Network Working Group T. Przygienda Request for Comments: 2844 Siara Category: Experimental P. Droz R. Haas IBM May 2000 OSPF over ATM and Proxy-PAR Status of this Memo This memo defines an Experimental Protocol for the Internet community. It does not specify an Internet standard of any kind. Discussion and suggestions for improvement are requested. Distribution of this memo is unlimited. Copyright Notice Copyright (C) The Internet Society (2000). All Rights Reserved. Abstract This memo specifies, for OSPF implementors and users, mechanisms describing how the protocol operates in ATM networks over PVC and SVC meshes with the presence of Proxy-PAR. These recommendations require no protocol changes and allow simpler, more efficient and cost- effective network designs. It is recommended that OSPF implementations should be able to support logical interfaces, each consisting of one or more virtual circuits and used either as numbered logical point-to-point links (one VC), logical NBMA networks (more than one VC) or Point-to-MultiPoint networks (more than one VC), where a solution simulating broadcast interfaces is not appropriate. PAR can help distribute across the ATM cloud configuration setup and changes of such interfaces when OSPF capable routers are (re-)configured. Proxy-PAR can in turn be used to exchange this information between the ATM cloud and the routers connected to it. 1 Introduction Proxy-PAR and PAR have been accepted as standards by the ATM Forum in January 1999 . A more complete overview of Proxy-PAR than in the section below is given in .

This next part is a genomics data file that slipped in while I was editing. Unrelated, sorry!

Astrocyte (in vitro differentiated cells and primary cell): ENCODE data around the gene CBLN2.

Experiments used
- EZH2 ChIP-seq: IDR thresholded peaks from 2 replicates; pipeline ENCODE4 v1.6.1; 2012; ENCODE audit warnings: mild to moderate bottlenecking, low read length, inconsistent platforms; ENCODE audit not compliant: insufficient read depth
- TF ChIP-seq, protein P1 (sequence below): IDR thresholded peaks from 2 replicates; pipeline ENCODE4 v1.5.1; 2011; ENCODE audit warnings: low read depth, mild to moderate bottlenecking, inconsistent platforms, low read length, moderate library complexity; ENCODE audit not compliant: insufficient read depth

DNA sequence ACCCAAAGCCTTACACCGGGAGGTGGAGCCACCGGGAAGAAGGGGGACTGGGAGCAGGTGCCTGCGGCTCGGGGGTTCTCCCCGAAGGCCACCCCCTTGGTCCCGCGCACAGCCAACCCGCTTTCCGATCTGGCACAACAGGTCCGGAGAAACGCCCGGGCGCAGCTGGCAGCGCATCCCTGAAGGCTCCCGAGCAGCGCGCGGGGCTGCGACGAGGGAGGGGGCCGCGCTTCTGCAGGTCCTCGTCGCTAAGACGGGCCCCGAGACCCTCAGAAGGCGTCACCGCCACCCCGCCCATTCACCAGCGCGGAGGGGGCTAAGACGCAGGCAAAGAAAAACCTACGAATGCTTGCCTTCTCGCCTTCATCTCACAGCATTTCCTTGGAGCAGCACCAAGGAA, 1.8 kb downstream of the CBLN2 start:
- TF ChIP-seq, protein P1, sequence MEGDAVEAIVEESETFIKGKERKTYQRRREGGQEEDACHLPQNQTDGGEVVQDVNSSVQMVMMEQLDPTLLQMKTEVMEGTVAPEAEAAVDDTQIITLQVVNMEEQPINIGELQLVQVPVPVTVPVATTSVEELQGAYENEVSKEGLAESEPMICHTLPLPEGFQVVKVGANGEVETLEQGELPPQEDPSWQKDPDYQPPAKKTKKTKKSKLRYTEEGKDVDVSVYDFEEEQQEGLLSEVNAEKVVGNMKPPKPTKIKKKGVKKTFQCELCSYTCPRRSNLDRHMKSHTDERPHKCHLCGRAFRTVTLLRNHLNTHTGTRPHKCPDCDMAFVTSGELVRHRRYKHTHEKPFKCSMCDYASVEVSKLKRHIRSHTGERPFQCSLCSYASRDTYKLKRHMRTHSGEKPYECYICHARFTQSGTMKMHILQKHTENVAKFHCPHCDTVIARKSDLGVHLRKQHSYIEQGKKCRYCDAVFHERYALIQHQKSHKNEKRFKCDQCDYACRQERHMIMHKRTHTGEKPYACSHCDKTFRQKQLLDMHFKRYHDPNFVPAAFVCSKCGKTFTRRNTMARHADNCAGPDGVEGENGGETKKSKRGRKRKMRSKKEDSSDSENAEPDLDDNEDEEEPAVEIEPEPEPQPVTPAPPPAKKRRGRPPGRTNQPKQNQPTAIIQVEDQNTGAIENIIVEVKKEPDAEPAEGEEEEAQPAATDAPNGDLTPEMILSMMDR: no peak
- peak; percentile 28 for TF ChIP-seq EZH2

1.1 Introduction to Proxy-PAR Proxy-PAR  is an extension that allows different ATM attached devices (like routers) to interact with PAR-capable switches and to query information about non-ATM services without executing PAR themselves. The Proxy-PAR client side in the ATM attached device is much simpler in terms of implementation complexity and memory requirements than a complete PAR protocol stack (which includes the full PNNI  protocol stack) and should allow easy implementation, e.g. in existing IP routers. In addition, clients can use Proxy-PAR to register the various non-ATM services and protocols they support. Proxy PAR has consciously been omitted as part of ILMI  due to the complexity of PAR information passed in the protocol and the fact that it is intended for integration of non-ATM protocols and services only. A device that executes Proxy-PAR does not necessarily need to execute ILMI or UNI signaling, although this normally will be the case. The protocol in itself does not specify how the distributed service registration and data delivered to the client is supposed to drive other protocols. Hence OSPF routers, for instance, that find themselves through Proxy-PAR could use this information in a Classical IP and ARP over ATM  fashion, forming a full mesh of point-to-point connections to interact with each other to simulate broadcast interfaces. For the same purpose, LANE  or MARS  could be used. As a byproduct, Proxy-PAR could provide the ATM address resolution for IP-attached devices, but such resolution can be achieved by other protocols under specification at the IETF as well, e.g. . Last but not least, it should be mentioned here that the protocol coexists with and complements the ongoing work in IETF on server detection via ILMI extensions [9,10,11]. 1.1.1 Proxy-PAR Scopes Any information registered through Proxy-PAR is flooded only within a defined scope that is established during registration and is equivalent to the PNNI routing level. As no assumption can be made about the information distributed (e.g. IP addresses bound to NSAPs are not assumed to be aligned with them in any respect such as encapsulation or functional mapping), it cannot be summarized. This makes a careful handling of scopes necessary to preserve the scalability. More details on the usage of scope can be found in .